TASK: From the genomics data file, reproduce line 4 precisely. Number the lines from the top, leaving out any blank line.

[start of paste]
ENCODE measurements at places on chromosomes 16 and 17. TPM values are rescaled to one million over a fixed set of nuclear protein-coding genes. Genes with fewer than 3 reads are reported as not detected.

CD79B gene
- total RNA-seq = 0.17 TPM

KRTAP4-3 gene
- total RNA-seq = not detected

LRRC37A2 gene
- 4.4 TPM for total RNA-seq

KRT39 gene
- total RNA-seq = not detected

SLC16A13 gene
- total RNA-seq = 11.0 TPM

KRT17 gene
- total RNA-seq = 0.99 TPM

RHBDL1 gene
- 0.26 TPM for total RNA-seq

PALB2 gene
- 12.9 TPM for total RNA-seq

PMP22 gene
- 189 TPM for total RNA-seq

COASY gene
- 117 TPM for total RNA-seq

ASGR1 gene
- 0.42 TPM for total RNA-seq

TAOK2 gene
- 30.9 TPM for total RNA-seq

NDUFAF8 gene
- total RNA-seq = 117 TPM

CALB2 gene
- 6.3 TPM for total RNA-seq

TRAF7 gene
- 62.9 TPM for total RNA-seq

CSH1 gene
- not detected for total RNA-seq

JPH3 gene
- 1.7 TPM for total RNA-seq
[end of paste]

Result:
KRTAP4-3 gene